The Fuse Turns Nine: Summer Appeal — Teaching Arts Criticism to a New Generation

The Arts Fuse is planning a new initiative: the Arts Critic Mentorship Program and celebrates turning nine!


By Bill Marx

Last week, one of my Arts Fuse critics sent me a link to an entry on the blog of the New Yorker classical music critic, Alex Ross. He wrote about plans (revealed in a memo from the newspaper’s editor to the staff) to cut classical music criticism in our own hometown paper, The Boston Globe. “I’d like to join many voices in begging the Globe to reconsider what looks to be a major reduction in review coverage,” he writes. “…[O]ne or two critics cannot cover the entire teeming Boston scene, a bastion of music both early and new.”

Regular Arts Fuse readers will know I have been beating this particular drum for decades: faced with declining readership and advertising revenues the Globe, along with the rest of Boston’s traditional media, has been cutting-back on serious arts criticism and cultural coverage for years. The lion’s share of the coverage that remains goes to a handful of the largest, richest arts organizations. Without serious criticism that features their strengths, weaknesses, and contributions to the civic cultural ecology, smaller, newer organizations become invisible. When that happens, they fail to gain an audience. And without an audience, they fold, further weakening the entire ecosystem. The Arts Fuse is committed to fighting the impoverishment of arts criticism and cultural coverage.

The Arts Fuse is dedicated to preserving substantial critical coverage of the arts. As a reaction to the current climate, we are developing a response to the reduction in reviewers — the Arts Critic Mentorship Program. As part of this new initiative, our senior critics will be paired with high school students interested in writing about the arts and will train the youth to look, listen, think critically while writing clearly, and ultimately connect an audience with the arts in their own community. The focus is to plant seeds in a new, culturally diverse group of budding writers so that the skills of our veterans will be passed on.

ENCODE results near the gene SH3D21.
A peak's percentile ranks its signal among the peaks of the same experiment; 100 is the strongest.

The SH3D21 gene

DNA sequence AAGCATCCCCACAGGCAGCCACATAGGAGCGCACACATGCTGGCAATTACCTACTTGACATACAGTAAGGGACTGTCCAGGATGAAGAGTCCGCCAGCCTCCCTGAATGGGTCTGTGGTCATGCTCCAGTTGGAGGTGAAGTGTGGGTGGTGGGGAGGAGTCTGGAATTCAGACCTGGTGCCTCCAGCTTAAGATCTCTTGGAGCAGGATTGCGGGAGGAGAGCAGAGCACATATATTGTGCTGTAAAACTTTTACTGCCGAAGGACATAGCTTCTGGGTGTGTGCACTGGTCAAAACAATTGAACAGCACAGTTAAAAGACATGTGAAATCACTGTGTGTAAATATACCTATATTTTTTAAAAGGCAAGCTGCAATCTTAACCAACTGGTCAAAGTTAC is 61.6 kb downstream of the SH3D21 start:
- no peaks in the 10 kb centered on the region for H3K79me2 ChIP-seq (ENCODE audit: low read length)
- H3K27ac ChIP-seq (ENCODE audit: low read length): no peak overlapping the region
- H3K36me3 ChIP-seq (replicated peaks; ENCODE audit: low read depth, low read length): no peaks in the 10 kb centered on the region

Develping this exciting new program is part of our annual summer appeal, and I am therefore asking for your support this month. Our goal is to raise $5,000. If everyone who reads this were to donate $25, we would exceed this request and be in a financially healthy position. So, in this annual appeal, which marks the magazine’s 9th birthday, I am asking you to contribute to help make this program a reality.

We will keep you up to date on this program as it builds over the summer and into the fall. In the meantime, please help celebrate our 9th birthday by clicking on one of the donation buttons below (secure sites PayPal and Razoo) and making your tax deducible contribution today. Any donations $25 and above will be listed (with permission) on the upcoming Infuser page of the magazine. It will be our way of thanking you — and making your support a meaningful conversation about the arts public.

Here’s to a summer filled with art enjoyment and appreciation.

To contribute to the Arts Fuse via PayPal:


To contribute to the Arts Fuse via Razoo:

To mail a donation, please make out your check out to Global Narratives, Inc. and send it to:

The Arts Fuse
P.O. Box 441283
Somerville, MA 02144

Please include your email and snail mail address with your check.

Bill Marx is the editor-in-chief of The Arts Fuse. For over three decades, he has written about arts and culture for print, broadcast, and online. He has regularly reviewed theater for National Public Radio Station WBUR and The Boston Globe. He created and edited WBUR Online Arts, a cultural webzine that in 2004 won an Online Journalism Award for Specialty Journalism. In 2007 he created The Arts Fuse, an online magazine dedicated to covering arts and culture in Boston and throughout New England.

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